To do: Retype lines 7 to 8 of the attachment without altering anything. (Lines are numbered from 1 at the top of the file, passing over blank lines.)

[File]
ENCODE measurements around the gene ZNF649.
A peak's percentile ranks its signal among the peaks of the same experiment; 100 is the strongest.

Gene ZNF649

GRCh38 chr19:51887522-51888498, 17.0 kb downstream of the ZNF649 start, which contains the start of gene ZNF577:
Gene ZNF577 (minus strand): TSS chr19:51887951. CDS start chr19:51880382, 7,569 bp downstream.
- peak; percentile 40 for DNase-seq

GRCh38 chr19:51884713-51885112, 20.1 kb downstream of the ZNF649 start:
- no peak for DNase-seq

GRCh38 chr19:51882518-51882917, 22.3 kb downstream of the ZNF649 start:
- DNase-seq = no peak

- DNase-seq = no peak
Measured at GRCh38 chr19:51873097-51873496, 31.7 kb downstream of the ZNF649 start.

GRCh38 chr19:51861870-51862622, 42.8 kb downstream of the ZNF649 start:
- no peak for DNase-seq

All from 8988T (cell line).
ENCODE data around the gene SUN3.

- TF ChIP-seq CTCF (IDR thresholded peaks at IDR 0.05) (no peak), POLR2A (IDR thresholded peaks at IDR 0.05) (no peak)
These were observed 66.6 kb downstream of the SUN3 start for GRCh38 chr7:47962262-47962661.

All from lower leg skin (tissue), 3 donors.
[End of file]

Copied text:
GRCh38 chr19:51884713-51885112, 20.1 kb downstream of the ZNF649 start:
- no peak for DNase-seq